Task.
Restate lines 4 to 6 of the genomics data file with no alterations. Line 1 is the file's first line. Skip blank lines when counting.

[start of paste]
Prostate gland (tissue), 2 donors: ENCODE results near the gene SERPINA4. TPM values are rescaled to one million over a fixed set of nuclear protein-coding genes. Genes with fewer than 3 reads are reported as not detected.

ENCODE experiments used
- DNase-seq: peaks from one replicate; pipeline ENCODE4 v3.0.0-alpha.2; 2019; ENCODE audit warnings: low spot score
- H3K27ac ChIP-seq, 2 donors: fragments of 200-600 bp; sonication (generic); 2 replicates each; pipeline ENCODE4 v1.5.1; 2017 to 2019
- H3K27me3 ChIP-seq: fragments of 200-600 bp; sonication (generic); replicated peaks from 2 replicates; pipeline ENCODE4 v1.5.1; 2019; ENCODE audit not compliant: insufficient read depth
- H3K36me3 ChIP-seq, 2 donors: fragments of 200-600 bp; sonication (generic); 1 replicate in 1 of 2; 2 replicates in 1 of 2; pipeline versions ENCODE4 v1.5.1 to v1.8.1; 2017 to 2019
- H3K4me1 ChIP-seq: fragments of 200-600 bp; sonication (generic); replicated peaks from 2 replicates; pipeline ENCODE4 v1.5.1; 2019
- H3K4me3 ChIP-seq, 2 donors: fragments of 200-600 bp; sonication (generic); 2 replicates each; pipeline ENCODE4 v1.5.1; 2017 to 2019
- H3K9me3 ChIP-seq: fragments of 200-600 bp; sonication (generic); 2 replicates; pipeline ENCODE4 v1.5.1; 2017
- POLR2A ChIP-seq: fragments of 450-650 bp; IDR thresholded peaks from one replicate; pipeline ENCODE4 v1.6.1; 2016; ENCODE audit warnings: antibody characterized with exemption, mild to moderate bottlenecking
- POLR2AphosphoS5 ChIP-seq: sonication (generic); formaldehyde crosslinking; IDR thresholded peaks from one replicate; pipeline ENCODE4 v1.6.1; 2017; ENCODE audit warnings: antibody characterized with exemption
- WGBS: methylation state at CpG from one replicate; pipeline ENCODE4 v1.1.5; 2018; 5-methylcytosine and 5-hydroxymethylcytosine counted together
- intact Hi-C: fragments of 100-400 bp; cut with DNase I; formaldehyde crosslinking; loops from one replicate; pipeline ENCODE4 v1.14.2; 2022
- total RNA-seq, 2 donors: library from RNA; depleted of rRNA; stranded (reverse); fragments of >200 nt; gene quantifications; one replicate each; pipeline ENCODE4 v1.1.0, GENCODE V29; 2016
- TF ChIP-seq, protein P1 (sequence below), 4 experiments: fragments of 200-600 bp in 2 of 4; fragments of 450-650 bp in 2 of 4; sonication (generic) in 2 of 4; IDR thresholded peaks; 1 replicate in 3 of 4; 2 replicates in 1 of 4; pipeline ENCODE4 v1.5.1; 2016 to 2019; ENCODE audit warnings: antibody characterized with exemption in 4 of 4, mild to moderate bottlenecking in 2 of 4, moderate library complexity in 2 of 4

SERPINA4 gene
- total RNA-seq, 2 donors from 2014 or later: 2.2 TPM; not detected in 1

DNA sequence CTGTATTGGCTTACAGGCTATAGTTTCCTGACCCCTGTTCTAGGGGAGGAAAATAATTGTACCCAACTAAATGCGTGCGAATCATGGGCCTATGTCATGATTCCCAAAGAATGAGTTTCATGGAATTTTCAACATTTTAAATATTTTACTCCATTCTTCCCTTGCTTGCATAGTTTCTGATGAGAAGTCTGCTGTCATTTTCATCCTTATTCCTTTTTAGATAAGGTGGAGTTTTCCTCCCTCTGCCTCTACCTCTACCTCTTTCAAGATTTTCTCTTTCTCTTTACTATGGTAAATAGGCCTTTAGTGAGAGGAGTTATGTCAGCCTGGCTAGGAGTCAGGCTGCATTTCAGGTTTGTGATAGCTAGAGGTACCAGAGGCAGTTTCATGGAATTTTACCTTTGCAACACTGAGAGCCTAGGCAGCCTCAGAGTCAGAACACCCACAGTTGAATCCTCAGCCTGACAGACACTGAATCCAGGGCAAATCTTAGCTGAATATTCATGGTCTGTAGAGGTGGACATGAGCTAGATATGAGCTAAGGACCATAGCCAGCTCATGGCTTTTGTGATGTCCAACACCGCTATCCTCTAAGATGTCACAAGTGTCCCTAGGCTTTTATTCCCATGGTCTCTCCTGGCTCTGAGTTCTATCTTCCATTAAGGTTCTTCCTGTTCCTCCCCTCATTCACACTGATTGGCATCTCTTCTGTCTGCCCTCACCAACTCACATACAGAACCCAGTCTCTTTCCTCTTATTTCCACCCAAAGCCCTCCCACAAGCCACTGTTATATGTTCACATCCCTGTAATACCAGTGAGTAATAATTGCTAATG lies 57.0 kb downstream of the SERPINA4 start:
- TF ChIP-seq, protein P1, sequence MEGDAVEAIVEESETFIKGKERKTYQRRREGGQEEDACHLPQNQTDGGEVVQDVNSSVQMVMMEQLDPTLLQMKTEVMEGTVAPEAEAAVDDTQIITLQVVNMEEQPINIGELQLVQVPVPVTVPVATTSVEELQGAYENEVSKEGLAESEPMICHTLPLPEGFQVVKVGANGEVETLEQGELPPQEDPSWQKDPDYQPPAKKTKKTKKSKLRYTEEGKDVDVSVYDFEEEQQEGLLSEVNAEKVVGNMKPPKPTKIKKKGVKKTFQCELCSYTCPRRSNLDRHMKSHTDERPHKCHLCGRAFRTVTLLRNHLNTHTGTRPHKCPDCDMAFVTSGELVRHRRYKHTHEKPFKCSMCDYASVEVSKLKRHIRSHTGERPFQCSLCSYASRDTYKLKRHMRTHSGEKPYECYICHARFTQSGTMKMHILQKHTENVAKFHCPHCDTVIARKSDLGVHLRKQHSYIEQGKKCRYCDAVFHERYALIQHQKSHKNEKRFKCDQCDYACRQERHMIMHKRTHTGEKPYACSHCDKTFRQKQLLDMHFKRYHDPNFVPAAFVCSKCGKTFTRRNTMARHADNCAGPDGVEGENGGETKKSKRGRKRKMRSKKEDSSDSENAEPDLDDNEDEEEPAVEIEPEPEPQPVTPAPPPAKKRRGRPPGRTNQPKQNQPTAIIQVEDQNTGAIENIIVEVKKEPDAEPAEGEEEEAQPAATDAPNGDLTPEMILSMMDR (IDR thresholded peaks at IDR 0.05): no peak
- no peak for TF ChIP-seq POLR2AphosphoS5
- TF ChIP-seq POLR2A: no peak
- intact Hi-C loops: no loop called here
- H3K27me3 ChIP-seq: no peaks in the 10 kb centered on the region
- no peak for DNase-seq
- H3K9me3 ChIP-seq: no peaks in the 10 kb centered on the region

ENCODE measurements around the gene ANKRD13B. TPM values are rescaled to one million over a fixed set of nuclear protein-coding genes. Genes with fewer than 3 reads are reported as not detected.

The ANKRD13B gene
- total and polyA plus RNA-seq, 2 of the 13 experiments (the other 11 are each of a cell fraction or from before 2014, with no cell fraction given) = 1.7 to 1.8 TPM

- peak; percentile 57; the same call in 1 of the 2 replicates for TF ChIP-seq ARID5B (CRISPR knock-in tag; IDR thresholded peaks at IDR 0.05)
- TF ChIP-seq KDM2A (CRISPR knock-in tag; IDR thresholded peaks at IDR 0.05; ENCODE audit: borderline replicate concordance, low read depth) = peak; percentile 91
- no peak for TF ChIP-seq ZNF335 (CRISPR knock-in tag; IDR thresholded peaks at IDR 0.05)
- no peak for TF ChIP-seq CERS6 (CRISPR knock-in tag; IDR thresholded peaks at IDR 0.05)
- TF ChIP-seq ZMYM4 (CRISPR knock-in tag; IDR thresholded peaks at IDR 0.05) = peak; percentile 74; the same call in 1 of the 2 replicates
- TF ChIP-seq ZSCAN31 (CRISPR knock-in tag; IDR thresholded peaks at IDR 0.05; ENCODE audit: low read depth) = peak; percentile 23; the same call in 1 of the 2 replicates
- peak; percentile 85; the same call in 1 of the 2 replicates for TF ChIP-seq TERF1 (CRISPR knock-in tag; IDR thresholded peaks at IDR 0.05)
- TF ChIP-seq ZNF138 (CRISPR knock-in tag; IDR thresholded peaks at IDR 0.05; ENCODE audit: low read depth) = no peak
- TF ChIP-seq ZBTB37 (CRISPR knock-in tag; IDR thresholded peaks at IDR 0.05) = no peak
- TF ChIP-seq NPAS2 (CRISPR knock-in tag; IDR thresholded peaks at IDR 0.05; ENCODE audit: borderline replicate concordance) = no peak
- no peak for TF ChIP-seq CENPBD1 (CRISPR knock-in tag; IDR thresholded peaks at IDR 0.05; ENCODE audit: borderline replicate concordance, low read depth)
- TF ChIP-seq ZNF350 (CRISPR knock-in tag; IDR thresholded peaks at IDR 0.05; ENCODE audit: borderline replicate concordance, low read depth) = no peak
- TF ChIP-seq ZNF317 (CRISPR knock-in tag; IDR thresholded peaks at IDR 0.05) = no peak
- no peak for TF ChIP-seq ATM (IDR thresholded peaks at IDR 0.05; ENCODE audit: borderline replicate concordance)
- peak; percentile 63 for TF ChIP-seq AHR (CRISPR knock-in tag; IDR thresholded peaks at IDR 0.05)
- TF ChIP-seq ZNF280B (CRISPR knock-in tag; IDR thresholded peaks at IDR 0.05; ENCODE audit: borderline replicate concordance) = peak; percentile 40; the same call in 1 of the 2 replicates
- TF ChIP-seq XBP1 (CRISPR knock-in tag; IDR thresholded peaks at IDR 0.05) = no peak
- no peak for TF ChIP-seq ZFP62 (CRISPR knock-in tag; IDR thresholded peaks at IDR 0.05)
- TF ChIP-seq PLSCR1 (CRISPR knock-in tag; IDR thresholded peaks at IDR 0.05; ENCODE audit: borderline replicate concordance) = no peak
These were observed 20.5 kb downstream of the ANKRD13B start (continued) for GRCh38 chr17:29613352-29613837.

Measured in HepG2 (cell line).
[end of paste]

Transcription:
- H3K27ac ChIP-seq, 2 donors: fragments of 200-600 bp; sonication (generic); 2 replicates each; pipeline ENCODE4 v1.5.1; 2017 to 2019
- H3K27me3 ChIP-seq: fragments of 200-600 bp; sonication (generic); replicated peaks from 2 replicates; pipeline ENCODE4 v1.5.1; 2019; ENCODE audit not compliant: insufficient read depth
- H3K36me3 ChIP-seq, 2 donors: fragments of 200-600 bp; sonication (generic); 1 replicate in 1 of 2; 2 replicates in 1 of 2; pipeline versions ENCODE4 v1.5.1 to v1.8.1; 2017 to 2019